Christer Einvik

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We have characterized the structural organization and catalytic properties of the large nucleolar group I introns (NaSSU1) of the different Naegleria species N. jamiesoni, N. andersoni, N. italica, and N. gruberi. NaSSU1 consists of three distinct RNA domains: an open reading frame encoding a homing-type endonuclease, and a small group I ribozyme (NaGIR1)(More)
Background:MicroRNAs (miRNAs) regulate expression of many cancer-related genes through posttranscriptional repression of their mRNAs. In this study we investigate the proto-oncogene MYCN as a target for miRNA regulation.Methods:A luciferase reporter assay was used to investigate software-predicted miRNA target sites in the 3′-untranslated region (3′UTR) of(More)
The MYC genes are the most frequently activated oncogenes in human tumors and are hence attractive therapeutic targets. MYCN amplification leads to poor clinical outcome in childhood neuroblastoma, yet strategies to modulate the function of MYCN do not exist. Here we show that 10058-F4, a characterized c-MYC/Max inhibitor, also targets the MYCN/Max(More)
Protists are unicellular eukaryotes which represent a significant fraction of the global biodiversity. The myxomycete Didymium and the schizopyrenid amoeboflagellate Naegleria are distantly related protists. However, we have noted several striking similarities in life cycle, cell morphology, and ribosomal DNA organization between these organisms. Both have(More)
DiSSU1, a mobile intron in the nuclear rRNA gene of Didymium iridis, was previously reported to contain two independent catalytic RNA elements. We have found that both catalytic elements, renamed GIR1 and GIR2, are group I ribozymes, but with differing functionality. GIR2 carries out the several reactions associated with self-splicing. GIR1 carries out a(More)
The MYCN oncogene is frequently amplified in neuroblastoma. It is one of the most consistent markers of bad prognosis for this disease. Dickkopf-3 (DKK3) is a secreted protein of the DKK family of Wnt regulators. It functions as a tumor suppressor in a range of cancers, including neuroblastoma. MYCN was recently found to downregulate DKK3 mRNA. In this(More)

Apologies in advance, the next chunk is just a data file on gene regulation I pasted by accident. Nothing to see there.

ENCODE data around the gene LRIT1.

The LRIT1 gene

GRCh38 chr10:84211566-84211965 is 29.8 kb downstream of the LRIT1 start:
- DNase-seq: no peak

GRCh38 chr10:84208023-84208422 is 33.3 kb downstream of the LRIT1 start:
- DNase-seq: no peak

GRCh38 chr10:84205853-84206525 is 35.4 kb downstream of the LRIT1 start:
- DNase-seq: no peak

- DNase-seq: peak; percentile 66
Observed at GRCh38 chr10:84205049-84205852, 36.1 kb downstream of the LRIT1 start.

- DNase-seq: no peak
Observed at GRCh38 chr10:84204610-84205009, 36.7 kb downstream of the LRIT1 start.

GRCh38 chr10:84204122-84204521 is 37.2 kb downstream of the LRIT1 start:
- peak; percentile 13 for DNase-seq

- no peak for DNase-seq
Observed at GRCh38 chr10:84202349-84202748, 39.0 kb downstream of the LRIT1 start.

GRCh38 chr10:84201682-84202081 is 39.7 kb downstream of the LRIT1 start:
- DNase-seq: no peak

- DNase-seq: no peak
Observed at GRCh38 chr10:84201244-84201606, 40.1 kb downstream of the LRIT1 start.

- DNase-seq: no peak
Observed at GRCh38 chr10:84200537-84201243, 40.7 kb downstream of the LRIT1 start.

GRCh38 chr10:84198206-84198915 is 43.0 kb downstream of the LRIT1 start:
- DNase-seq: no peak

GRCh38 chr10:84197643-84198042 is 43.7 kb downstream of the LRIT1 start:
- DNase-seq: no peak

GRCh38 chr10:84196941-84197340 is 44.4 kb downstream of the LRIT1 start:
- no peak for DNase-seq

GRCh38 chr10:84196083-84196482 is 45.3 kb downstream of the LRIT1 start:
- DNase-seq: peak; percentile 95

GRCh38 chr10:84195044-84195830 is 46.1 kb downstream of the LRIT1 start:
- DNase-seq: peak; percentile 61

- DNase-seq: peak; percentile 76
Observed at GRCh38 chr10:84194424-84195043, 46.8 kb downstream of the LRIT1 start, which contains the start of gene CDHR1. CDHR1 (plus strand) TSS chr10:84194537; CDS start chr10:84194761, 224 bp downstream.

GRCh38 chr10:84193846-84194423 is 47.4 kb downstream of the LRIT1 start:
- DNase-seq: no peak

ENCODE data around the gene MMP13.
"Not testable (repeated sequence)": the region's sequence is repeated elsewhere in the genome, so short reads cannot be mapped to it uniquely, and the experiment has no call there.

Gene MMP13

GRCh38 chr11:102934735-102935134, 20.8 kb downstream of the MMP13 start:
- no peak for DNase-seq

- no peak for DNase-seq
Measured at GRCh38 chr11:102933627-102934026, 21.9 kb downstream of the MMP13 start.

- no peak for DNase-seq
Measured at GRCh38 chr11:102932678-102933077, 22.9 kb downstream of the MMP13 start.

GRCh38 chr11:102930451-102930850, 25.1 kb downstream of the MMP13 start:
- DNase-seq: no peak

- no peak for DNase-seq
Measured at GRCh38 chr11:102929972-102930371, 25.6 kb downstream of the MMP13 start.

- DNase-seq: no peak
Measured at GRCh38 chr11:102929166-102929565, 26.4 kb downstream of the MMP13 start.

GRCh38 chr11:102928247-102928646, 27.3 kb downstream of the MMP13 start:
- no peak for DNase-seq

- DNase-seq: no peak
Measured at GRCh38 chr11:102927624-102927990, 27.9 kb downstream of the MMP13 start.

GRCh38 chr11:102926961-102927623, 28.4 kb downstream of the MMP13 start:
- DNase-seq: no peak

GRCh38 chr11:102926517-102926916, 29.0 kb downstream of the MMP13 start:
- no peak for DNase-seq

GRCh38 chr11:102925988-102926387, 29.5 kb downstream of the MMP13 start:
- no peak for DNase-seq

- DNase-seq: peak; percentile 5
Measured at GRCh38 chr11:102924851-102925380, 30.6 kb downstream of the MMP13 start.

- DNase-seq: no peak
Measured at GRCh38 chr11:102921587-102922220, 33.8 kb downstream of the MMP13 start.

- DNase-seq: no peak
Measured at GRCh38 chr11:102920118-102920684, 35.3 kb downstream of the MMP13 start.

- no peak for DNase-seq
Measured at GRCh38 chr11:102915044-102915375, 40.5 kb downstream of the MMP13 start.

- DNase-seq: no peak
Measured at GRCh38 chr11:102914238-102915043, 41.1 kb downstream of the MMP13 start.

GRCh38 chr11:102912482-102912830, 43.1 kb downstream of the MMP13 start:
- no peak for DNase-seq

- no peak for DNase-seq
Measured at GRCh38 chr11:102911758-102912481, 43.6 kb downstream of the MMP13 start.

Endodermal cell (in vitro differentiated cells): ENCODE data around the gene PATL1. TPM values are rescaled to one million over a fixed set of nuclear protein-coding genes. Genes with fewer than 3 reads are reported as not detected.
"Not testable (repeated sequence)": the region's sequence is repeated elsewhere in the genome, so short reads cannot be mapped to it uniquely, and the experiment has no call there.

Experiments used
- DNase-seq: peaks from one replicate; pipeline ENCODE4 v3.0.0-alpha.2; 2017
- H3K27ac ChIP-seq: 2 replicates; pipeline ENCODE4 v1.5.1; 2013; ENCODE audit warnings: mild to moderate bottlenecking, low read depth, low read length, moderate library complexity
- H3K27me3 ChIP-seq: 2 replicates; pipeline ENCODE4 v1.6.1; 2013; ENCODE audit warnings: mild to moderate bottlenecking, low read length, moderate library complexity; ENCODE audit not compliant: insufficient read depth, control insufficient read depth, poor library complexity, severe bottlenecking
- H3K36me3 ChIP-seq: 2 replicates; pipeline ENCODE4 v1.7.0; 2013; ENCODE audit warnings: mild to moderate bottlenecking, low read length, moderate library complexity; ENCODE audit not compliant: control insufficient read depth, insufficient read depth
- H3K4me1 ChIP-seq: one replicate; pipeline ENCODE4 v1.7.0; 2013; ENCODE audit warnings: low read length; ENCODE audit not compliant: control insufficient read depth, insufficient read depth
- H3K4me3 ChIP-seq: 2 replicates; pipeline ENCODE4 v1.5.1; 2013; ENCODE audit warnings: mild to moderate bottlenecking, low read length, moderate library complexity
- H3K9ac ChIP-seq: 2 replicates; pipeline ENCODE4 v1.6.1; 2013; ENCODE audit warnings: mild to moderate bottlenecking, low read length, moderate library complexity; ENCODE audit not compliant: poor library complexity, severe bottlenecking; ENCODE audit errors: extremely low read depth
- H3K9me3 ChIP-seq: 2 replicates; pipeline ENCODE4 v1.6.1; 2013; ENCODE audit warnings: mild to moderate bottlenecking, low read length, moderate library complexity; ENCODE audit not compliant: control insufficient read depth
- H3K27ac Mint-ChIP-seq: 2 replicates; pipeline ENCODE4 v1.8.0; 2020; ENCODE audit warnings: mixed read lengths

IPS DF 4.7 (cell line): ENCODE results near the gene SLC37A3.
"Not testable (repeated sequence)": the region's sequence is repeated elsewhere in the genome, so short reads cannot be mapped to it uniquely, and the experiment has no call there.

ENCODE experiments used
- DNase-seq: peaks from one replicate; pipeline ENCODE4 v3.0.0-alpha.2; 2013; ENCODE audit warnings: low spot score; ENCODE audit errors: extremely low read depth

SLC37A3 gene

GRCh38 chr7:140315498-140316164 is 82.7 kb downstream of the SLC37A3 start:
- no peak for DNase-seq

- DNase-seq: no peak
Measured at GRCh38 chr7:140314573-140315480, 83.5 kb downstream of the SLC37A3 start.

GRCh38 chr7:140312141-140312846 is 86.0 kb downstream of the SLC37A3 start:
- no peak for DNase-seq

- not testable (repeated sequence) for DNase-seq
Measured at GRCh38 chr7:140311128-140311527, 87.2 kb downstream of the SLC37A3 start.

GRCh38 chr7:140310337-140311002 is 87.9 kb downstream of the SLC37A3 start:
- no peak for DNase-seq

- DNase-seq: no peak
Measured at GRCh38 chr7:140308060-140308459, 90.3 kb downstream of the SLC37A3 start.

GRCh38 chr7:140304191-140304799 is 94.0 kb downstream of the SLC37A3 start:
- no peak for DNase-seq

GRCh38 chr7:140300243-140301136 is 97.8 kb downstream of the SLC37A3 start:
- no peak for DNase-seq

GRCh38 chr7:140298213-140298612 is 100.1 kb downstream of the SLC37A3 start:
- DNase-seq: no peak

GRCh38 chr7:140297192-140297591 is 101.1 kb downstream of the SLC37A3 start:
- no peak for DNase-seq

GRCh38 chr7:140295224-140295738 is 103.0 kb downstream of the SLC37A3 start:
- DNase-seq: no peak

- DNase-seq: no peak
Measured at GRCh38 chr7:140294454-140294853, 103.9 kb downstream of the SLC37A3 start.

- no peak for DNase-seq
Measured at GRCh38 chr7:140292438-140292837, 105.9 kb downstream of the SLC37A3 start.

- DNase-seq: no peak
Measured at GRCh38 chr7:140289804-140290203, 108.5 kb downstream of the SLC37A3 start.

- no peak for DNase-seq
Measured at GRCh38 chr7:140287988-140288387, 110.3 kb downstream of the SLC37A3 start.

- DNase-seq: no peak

Group I ribozymes are naturally occurring catalytic RNAs that are able to excise themselves as introns (group I introns) from a precursor RNA, and to ligate the flanking exons. Group I ribozymes can be engineered to act in trans by recognizing a separate RNA molecule in a sequence specific manner, and to covalently link an RNA sequence to this separate RNA(More)
The ribosomal DNA region of the myxomycete Fuligo septica was investigated and found to contain 12 group I introns (four in the small subunit and eight in the large subunit ribosomal RNAs). We have performed molecular and phylogenetic analyses to provide insight into intron structure and function, intron-host biology, and intron origin and evolution. The(More)
In addition to splicing, group I intron RNA is capable of an alternative two-step processing pathway that results in the formation of full-length intron circular RNA. The circularization pathway is initiated by hydrolytic cleavage at the 3' splice site and followed by a transesterification reaction in which the intron terminal guanosine attacks the 5'(More)
A new category of self-splicing group I introns with conserved structural organization and function is found among the eukaryotic microorganisms Didymium and Naegleria. These complex rDNA introns contain two distinct ribozymes with different functions: a regular group I splicing-ribozyme and a small internal group I-like ribozyme (GIR1), probably involved(More)